Working on nuts and bolts stuff today (well, jabs and visa applications), which does mean that this journey is becoming a reality. It also means that pretty soon I’m going to need to stop talking the talk and start walking. And nothing brings this home like buying insurance. On paper it all looks fine; this company offers £10 million to cover medical emergencies abroad, that company offers £5 million – I’m not going to get into more than £5 million worth of trouble am I?
Well, possibly, yes. Just to be sure, I make a few calls, asking what systems each company has in place to handle medical evacuation, and whether these cover Papua New Guinea.
“Having insurance doesn’t mean there’s going to be a helicopter come and pick you up,” says the gruff, northern voice on the end of the line. “If you’re in a very remote area, they’re not going to be able to get through. And if you are in Papua New Guinea, I’m not aware there is a rescue agency at all.” I think he is enjoying this.
“But, in theory, yes, we will be able to pay the bill if you get out.”
Which, it strikes me, means that if I get sick – particularly if I get badly sick – I will be in a pretty similar situation to the people I am traveling to meet. The Carteret Islands don’t have electricity, nor do they have telephones. There are no flights, nor regular boats to the next biggest island (Buka), let alone to the mainland itself. If an islander needs hospital attention, she is forced to rely on the charity of others to see that she gets there. If I do make it to the Carterets, I may be in the same position myself. I am used to not having to deal with such fundamental worries – that is why I have insurance – but this, I realise, is a freedom not everyone can afford.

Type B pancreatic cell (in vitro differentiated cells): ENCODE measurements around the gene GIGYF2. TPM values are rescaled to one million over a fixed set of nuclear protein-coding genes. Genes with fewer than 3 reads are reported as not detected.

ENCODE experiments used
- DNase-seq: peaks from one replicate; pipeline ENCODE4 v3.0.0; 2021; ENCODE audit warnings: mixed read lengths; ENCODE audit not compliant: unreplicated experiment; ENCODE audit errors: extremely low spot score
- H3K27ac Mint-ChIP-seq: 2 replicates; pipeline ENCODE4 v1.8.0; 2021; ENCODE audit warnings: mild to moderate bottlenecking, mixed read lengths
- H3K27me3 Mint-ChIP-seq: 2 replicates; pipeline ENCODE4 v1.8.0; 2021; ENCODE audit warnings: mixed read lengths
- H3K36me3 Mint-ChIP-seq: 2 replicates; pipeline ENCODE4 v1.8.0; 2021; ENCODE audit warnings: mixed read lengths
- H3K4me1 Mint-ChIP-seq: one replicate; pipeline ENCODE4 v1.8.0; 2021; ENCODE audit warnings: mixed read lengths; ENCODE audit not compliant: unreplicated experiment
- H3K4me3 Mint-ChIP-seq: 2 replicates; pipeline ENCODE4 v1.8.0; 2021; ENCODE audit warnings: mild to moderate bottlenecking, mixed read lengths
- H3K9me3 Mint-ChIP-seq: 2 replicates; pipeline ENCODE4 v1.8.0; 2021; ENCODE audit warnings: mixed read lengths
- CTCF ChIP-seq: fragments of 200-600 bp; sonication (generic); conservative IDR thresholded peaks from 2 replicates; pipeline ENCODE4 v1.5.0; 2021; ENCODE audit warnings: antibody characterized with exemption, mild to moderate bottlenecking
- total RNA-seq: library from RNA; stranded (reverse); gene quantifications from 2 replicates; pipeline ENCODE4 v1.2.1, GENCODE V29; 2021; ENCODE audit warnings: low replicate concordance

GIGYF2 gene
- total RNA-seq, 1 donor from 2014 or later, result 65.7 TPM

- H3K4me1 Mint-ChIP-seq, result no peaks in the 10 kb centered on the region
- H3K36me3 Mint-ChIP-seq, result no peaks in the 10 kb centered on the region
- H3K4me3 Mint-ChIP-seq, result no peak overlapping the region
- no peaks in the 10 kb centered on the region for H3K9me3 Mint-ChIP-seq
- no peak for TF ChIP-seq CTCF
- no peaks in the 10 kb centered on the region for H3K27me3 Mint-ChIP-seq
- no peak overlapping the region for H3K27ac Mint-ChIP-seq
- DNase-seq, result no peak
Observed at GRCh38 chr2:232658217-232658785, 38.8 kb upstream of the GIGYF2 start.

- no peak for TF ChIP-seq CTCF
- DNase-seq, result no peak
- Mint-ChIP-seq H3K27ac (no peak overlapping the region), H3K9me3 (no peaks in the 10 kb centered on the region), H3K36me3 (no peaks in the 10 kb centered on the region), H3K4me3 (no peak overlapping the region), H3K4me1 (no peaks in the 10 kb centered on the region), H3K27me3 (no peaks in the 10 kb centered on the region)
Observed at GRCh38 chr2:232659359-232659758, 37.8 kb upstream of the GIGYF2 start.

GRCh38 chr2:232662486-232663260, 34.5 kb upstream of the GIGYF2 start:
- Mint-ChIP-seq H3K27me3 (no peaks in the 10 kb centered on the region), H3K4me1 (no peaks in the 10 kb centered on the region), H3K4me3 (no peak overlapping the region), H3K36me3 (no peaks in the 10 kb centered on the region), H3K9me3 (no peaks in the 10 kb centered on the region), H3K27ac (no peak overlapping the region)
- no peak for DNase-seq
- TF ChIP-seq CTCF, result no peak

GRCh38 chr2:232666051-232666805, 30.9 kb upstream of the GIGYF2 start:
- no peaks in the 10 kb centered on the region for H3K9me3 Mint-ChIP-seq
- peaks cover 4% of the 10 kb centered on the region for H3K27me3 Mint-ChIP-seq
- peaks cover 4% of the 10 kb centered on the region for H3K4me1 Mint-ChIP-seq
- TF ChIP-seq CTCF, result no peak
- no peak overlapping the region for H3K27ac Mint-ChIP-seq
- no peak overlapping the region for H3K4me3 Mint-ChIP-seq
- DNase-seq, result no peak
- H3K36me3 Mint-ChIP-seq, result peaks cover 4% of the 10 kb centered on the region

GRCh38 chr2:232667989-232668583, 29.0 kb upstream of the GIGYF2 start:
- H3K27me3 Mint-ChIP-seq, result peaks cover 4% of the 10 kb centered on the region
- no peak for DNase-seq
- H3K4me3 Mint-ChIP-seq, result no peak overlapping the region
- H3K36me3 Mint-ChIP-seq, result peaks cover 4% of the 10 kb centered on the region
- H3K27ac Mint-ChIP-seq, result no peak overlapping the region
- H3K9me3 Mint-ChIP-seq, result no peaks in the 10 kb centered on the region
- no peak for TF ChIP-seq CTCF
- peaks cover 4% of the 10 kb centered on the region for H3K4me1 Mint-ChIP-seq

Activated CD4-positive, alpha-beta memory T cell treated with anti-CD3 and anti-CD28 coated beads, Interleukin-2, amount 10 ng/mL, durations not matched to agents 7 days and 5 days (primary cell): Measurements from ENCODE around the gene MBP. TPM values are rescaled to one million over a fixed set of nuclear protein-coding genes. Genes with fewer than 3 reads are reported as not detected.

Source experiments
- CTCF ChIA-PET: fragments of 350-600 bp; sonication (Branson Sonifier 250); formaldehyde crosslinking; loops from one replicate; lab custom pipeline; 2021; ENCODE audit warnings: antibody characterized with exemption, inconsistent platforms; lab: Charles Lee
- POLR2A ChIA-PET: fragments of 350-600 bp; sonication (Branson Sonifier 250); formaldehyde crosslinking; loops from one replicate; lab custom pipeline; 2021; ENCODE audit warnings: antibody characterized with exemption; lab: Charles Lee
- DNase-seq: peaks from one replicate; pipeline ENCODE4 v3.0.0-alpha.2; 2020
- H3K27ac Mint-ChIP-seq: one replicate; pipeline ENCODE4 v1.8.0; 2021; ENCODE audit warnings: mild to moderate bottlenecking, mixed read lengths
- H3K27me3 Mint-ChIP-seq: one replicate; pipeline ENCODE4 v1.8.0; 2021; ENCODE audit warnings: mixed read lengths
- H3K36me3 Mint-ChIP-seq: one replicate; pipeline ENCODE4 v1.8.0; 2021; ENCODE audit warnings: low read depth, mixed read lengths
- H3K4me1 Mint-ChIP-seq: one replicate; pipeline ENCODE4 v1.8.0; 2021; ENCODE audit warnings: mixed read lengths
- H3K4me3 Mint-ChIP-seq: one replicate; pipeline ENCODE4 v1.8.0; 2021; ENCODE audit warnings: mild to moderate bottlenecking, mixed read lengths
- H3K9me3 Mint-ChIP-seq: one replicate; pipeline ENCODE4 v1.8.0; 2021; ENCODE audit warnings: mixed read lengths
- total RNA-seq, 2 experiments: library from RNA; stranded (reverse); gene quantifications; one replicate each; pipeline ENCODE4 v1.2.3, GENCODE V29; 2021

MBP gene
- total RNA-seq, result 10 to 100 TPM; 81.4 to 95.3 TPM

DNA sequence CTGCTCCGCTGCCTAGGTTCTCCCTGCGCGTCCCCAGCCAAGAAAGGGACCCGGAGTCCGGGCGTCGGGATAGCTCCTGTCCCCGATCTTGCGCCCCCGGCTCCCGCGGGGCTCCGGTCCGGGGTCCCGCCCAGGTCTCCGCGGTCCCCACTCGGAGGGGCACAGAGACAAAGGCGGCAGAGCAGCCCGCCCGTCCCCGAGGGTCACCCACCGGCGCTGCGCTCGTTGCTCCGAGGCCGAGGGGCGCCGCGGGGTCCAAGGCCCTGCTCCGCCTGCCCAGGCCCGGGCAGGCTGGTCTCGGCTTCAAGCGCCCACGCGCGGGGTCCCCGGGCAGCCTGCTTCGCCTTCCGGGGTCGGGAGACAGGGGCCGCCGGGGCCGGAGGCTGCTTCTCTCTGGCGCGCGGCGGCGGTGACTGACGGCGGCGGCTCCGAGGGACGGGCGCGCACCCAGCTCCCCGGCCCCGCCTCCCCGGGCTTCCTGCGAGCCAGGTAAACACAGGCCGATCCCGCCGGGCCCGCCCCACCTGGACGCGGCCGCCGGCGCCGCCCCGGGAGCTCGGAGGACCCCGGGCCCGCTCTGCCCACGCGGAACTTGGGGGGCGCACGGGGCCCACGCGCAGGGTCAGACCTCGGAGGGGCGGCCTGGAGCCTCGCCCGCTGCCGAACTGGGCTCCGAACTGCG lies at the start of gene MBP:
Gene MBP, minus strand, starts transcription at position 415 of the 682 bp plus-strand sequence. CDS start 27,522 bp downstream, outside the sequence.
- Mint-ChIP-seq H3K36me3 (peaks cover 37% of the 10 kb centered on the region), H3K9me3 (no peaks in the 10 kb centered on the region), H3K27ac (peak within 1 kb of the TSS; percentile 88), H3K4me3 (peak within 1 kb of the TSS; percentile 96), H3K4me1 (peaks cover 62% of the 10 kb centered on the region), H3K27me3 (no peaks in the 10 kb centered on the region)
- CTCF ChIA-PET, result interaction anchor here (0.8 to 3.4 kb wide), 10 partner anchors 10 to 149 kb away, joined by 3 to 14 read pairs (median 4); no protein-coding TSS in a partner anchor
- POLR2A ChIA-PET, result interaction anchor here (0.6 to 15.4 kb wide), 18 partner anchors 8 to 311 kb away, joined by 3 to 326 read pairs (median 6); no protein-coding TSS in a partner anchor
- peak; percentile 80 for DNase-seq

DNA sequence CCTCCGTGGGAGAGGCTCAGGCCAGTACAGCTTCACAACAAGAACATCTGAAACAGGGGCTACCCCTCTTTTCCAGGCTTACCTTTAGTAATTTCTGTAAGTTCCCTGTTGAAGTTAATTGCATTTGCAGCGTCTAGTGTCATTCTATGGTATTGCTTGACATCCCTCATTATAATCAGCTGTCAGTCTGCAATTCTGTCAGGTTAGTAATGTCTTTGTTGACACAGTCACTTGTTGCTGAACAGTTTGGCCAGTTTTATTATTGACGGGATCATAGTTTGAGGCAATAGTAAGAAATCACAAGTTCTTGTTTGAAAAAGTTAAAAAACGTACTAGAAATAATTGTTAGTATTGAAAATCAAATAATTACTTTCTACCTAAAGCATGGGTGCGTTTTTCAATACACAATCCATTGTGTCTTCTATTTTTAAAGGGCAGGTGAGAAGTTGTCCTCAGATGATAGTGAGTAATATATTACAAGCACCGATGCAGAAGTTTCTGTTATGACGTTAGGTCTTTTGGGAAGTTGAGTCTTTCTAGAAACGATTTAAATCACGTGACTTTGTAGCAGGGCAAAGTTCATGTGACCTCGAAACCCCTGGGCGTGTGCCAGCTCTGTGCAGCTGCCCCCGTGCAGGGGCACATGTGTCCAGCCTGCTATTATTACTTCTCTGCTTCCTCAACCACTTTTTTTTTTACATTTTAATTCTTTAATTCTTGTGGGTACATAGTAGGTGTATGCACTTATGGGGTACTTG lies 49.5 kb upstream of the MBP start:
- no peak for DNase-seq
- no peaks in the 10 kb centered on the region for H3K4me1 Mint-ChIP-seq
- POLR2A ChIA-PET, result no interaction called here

Of course, on one level I already knew this, but I don’t think I actually really thought about what it meant before now.
I also have the luxury of being able to stop worrying and, say, go off to read the paper. Not that it offers much relief today. Scientists in Copenhagen are warning that sea-levels around the world could rise much higher than previously feared – precisely the problem that is forcing the people of the Carteret Islands to leave their homes. I’ve found this interactive map, which shows how much of the shore we can expect to be eaten up for each metre the waves rise. The author admits there are some inaccuracies, but it is well worth a look. According to the news from Copenhagen, we should expect the seas to rise one metre by 2100. Could I suggest anyone living on the east coast thinks about buying some Wellington boots?
As their island homes are swallowed by rising sea levels, the people of the Carteret Islands are being forced to leave in what will become the world’s first official climate change evacuation. Dan Box will traveling to the islands in April and will be blogging live on his journey at www.journeytothesinkinglands.wordpress.com
The trip is made possible thanks to the Royal Geographical Society (With IBG) Journey of a Lifetime Award